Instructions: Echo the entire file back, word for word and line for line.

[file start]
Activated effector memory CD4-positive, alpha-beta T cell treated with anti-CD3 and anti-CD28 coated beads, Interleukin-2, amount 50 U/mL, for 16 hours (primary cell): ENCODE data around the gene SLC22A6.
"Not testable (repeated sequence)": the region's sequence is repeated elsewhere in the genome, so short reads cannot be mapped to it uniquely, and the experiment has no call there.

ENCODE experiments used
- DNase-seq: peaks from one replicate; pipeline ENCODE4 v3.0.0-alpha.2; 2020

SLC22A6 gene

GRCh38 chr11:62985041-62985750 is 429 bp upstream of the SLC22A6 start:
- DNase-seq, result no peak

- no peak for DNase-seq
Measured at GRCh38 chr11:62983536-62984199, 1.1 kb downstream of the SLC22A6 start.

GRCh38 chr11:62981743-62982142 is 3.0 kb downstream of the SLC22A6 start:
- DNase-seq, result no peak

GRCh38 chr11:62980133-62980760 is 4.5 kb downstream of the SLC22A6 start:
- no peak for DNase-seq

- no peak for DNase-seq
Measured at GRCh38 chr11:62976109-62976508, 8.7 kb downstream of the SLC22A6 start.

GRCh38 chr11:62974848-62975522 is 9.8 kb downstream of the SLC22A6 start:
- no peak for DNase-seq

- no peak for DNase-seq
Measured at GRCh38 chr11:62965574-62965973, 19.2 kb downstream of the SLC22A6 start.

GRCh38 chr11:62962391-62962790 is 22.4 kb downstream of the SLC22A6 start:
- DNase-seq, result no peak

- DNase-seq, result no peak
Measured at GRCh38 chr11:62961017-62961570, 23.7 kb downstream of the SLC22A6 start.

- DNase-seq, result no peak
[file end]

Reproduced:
Activated effector memory CD4-positive, alpha-beta T cell treated with anti-CD3 and anti-CD28 coated beads, Interleukin-2, amount 50 U/mL, for 16 hours (primary cell): ENCODE data around the gene SLC22A6.
"Not testable (repeated sequence)": the region's sequence is repeated elsewhere in the genome, so short reads cannot be mapped to it uniquely, and the experiment has no call there.

ENCODE experiments used
- DNase-seq: peaks from one replicate; pipeline ENCODE4 v3.0.0-alpha.2; 2020

SLC22A6 gene

GRCh38 chr11:62985041-62985750 is 429 bp upstream of the SLC22A6 start:
- DNase-seq, result no peak

- no peak for DNase-seq
Measured at GRCh38 chr11:62983536-62984199, 1.1 kb downstream of the SLC22A6 start.

GRCh38 chr11:62981743-62982142 is 3.0 kb downstream of the SLC22A6 start:
- DNase-seq, result no peak

GRCh38 chr11:62980133-62980760 is 4.5 kb downstream of the SLC22A6 start:
- no peak for DNase-seq

- no peak for DNase-seq
Measured at GRCh38 chr11:62976109-62976508, 8.7 kb downstream of the SLC22A6 start.

GRCh38 chr11:62974848-62975522 is 9.8 kb downstream of the SLC22A6 start:
- no peak for DNase-seq

- no peak for DNase-seq
Measured at GRCh38 chr11:62965574-62965973, 19.2 kb downstream of the SLC22A6 start.

GRCh38 chr11:62962391-62962790 is 22.4 kb downstream of the SLC22A6 start:
- DNase-seq, result no peak

- DNase-seq, result no peak
Measured at GRCh38 chr11:62961017-62961570, 23.7 kb downstream of the SLC22A6 start.

- DNase-seq, result no peak